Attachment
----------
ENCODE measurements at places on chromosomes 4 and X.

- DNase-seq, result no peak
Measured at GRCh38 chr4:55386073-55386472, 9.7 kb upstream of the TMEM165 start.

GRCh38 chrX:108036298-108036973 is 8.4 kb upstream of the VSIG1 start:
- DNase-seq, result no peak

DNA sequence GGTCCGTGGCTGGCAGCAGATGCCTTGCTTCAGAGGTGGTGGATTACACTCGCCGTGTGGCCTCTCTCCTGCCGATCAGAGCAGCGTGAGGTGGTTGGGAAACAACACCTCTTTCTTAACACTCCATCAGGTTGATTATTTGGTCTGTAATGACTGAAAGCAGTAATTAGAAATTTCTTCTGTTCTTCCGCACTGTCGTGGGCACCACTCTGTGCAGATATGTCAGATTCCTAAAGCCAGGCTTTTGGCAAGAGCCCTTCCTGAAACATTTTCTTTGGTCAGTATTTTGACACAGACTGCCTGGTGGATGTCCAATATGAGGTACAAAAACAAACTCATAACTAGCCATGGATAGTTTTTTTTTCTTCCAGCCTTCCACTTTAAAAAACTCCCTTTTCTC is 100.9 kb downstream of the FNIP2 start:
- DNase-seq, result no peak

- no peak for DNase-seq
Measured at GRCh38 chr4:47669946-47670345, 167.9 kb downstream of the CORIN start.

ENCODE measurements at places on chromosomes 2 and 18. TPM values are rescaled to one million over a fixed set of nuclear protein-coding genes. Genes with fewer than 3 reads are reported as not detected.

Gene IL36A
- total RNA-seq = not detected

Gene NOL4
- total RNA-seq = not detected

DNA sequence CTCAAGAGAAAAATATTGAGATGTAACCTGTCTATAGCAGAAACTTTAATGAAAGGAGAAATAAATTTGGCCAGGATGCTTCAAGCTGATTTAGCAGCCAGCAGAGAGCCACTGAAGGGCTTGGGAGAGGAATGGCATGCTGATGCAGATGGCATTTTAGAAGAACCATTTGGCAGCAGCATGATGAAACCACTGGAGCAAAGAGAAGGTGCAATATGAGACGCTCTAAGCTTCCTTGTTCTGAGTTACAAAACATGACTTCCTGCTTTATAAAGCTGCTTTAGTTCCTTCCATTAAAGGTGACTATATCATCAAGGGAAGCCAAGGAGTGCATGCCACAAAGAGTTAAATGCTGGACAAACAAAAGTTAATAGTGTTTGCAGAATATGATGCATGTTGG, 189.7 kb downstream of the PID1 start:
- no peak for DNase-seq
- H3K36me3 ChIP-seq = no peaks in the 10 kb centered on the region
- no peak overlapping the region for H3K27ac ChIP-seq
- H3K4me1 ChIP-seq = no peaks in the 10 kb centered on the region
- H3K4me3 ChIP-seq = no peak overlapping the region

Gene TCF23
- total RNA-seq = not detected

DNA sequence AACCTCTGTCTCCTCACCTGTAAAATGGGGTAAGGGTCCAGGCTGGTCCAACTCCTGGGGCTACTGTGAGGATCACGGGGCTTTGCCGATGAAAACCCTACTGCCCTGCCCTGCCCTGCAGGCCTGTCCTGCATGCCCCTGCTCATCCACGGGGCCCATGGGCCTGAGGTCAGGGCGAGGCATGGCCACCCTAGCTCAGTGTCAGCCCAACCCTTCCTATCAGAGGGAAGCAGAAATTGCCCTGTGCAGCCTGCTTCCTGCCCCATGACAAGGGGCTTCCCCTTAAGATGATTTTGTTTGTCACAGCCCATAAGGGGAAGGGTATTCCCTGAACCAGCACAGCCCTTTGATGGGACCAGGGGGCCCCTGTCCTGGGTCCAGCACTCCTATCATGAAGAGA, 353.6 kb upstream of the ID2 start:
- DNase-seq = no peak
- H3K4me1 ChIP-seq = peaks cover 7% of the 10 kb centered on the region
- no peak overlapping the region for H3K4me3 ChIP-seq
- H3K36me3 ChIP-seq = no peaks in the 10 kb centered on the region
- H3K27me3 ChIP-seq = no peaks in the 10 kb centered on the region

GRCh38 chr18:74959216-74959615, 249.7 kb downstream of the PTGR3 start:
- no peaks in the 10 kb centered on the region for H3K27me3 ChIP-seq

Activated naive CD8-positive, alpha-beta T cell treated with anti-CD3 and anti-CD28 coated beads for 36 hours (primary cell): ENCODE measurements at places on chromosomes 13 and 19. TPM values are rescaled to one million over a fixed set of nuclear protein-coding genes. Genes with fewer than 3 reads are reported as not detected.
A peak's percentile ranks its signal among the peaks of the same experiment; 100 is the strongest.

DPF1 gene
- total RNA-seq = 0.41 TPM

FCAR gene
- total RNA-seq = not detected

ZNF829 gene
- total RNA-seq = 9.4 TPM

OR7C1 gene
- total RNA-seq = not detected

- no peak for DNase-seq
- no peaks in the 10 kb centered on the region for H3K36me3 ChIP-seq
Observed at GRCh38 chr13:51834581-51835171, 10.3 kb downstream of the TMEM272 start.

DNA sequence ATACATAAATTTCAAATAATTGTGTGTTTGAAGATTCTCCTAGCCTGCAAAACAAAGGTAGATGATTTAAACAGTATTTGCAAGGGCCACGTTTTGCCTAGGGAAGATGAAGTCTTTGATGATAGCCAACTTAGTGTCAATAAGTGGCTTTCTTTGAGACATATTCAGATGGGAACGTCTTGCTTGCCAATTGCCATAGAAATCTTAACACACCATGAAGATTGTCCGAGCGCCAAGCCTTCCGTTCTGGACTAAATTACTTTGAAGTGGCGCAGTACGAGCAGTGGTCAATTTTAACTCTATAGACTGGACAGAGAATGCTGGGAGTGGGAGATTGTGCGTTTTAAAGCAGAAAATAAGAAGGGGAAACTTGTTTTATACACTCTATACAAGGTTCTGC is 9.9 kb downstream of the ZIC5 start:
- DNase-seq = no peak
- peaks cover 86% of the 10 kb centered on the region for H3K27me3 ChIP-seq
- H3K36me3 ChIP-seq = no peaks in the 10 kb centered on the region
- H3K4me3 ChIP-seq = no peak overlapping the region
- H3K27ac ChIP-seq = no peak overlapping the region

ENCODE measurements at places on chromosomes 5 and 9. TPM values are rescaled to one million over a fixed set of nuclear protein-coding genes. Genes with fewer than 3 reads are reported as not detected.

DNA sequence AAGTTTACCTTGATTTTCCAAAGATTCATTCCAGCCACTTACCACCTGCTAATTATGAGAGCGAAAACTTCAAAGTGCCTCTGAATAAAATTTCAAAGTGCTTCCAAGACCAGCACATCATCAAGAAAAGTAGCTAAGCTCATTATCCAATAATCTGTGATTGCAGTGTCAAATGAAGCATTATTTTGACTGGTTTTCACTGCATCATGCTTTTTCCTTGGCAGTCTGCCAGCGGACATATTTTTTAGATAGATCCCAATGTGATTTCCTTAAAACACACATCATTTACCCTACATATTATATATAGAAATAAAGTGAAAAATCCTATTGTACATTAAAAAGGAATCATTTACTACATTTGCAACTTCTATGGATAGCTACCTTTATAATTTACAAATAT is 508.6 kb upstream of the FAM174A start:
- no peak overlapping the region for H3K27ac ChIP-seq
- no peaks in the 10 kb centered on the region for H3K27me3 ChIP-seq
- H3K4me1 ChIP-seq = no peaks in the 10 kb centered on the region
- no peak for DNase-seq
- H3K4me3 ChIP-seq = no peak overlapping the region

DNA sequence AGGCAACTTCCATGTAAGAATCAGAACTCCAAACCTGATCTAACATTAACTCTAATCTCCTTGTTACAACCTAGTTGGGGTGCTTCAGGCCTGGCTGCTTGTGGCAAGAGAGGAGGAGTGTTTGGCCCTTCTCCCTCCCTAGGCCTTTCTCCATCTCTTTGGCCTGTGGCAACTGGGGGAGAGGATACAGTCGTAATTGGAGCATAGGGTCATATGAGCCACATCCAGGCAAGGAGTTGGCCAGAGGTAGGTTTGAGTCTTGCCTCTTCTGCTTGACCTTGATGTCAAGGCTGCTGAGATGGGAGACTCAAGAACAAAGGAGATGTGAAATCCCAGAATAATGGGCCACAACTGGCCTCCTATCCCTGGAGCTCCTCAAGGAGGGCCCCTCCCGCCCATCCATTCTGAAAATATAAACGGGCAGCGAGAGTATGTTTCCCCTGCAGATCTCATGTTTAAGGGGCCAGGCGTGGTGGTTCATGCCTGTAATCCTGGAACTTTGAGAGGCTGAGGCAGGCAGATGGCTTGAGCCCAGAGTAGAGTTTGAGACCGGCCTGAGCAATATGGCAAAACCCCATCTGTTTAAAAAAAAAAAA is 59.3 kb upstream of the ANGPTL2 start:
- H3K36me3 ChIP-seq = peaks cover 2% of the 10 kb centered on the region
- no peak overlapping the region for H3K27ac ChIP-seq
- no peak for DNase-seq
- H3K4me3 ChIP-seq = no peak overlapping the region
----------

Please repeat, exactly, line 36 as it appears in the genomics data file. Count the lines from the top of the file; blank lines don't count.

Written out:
- total RNA-seq = not detected